The Chicago Tribune reported this week that Ohev Shalom, one of the oldest  and most distinguished orthodox synagogues on the Westside of Chicago has decided to close its operations.  The decision, according to spokesman David Hacohen, came in response to its loss of  two five-year-long law suits filed by the Gay and Lesbian Coalition of West Rogers Park.   


The first suit claimed that the synagogue had unfairly discriminated against  two gay applicants who had responded to a publicly advertised cantorial position at the synagogue.  A second claimed that the synagogue’s religious school’s refusal to teach the sanctity of same-sex unions violated State anti-discrimination laws.    Hacohen told reporters that since the law suits were launched, the synagogue had been the subject of a continuous stream of threats and picketing from the surrounding gay community.  The synagogue had also spent millions in defending the cases.  “Rather than violate our principles and beliefs by considering gays and lesbians as applicants or agreeing to teach same sex marriage in our school,”  he said, “we have decided to close down the synagogue and religious school altogether.”  


These draconian measures come just three weeks after an Amish group in Lancaster County, PA decided to close down its three general stores because of a successful discrimination law suit brought it against it by a nearby gay community.  Representatives of that community had complained that signs which prohibited “ untoward fondling and kissing” on the store premises were discriminatory and insulting.


OK…….relax.  This never actually happened.   There is no Ohev Shalom in West Rogers Park and the Amish general stores are still, thankfully, open.   But if you think that these scenarios are far fetched, you might consider what has been happening in California since Proposition 8 passed six weeks ago.  Proposition 8 proposed an amendment to the State constitution which effectively banned gay marriage.   It passed by a 52%- 48% majority.   Since then, hundreds of individuals, businesses, non-profit organizations and religious groups publicly listed as financial supporters of the measure, have been the subject of a vindictive campaign of harassment by gay and lesbian activists.  Churches have been daubed with graffiti, the Mormon Center near my home has been continuously picketed, businesses have been boycotted, individuals have received threatening letters and a vicious email campaign has spun into existence, denouncing all contributors.    A  law suit has even been launched by gay activists to urge the California State Supreme Court to overturn the popular will and  restore an earlier Court decision sanctioning same sex unions.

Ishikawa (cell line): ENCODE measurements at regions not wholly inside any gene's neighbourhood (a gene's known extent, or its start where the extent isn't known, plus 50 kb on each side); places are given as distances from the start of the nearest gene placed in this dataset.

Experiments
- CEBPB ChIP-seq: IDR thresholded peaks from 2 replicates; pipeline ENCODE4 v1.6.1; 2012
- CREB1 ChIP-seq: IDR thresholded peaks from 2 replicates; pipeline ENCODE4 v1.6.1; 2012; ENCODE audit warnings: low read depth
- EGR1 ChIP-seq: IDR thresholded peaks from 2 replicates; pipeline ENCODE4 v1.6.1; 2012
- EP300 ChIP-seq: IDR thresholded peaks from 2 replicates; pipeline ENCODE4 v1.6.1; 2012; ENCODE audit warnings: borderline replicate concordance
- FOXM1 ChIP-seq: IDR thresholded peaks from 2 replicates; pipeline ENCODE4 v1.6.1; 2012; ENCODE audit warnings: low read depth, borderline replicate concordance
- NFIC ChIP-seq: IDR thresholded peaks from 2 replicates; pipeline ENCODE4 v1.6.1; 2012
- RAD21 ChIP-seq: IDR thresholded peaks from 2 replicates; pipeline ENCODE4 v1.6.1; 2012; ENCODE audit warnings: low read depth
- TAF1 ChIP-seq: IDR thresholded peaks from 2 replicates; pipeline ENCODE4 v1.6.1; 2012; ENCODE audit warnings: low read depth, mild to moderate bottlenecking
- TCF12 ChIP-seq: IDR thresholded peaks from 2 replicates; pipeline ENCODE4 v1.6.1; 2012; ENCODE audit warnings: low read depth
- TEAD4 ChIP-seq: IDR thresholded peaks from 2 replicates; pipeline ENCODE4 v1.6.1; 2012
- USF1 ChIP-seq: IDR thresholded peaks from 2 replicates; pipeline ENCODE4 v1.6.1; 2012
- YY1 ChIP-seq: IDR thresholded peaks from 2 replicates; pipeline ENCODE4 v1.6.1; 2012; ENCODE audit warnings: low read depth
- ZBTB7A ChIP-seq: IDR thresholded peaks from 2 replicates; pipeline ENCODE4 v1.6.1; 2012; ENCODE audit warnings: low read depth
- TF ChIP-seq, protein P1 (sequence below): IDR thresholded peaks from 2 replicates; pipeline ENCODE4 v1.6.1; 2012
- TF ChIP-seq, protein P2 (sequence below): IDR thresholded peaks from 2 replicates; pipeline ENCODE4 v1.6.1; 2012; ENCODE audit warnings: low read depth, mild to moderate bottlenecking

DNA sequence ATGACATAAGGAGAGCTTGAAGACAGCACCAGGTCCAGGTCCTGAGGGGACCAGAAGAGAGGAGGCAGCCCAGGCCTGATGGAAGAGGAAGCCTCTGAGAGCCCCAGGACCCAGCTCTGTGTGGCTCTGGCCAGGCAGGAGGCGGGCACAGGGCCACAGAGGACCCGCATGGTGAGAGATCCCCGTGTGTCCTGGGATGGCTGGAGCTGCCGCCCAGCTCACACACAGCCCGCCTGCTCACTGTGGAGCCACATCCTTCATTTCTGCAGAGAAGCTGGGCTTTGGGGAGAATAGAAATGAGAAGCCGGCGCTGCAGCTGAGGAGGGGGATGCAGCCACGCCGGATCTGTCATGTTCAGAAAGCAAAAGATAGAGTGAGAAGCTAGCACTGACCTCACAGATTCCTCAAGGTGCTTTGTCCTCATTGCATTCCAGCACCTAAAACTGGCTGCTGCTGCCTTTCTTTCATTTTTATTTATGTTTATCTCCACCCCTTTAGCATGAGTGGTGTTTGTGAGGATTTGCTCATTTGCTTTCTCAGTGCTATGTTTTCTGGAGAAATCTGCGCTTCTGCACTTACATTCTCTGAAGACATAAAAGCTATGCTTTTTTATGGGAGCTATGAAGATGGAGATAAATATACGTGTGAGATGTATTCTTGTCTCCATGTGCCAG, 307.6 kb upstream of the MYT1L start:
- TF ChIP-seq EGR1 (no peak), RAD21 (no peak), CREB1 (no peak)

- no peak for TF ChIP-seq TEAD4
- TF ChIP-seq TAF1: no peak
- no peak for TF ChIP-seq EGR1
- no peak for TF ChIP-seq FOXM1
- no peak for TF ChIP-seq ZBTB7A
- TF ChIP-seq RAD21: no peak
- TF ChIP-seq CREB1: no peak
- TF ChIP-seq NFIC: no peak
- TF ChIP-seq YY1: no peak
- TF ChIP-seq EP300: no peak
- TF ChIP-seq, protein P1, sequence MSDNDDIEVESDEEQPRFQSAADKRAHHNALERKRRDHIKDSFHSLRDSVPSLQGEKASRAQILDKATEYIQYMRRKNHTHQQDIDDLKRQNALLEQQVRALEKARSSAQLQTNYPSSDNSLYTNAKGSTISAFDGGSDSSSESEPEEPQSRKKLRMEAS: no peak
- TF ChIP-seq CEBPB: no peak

A few high profile individuals have even lost their jobs.  Take the case of Richard Raddon, former director of the Los Angeles Film Festival.  Within days of the proposition’s passage, Raddon, a practicing Mormon, was “outed”  as a financial supporter.  Angry calls began to pour into the Festival’s offices demanding his resignation.   By his own count he received over three hundred threatening telephone calls and email messages describing him as a bigot and covert racist.  The Festival then began receiving communications from distributors and film makers, threatening that if Raddon was not terminated, their participation in the festival would end.   Raddon, responsibly recognizing the threat to the Festival’s future, graciously offered the Board his resignation.   They refused.  But as pressure mounted and the Festival looked as though it would not survive, they relented and Raddon went down in flames. 


Now remember that Raddon was an individual exercising what his country has commonly referred to as freedom of conscience.  He had supported, both with his vote and his pocket book, a cause in which he believes passionately.  That was not just his democratic right.  It is the foundation on which our civil society is built.    If men and women cannot express their opinions and beliefs without fear of harassment or losing their jobs, our democracy itself becomes a farce and free expression nothing but a code word for political correctness.


The tar and feathering of Richard Raddon didn’t seem to elicit much response from the city’s liberal press.    In an editorial last week, the Los Angeles Times opined that the civil disturbances which had attended the passage of Proposition 8 had come “ too little, too late,”  a surreptitious sanctioning of the campaign of harassment.   No civic leader has chosen to take a stand defying the powerful gay and lesbian interests on Los Angeles’ Westside and the governor, a would-be conservative, has even gone on record as urging them on.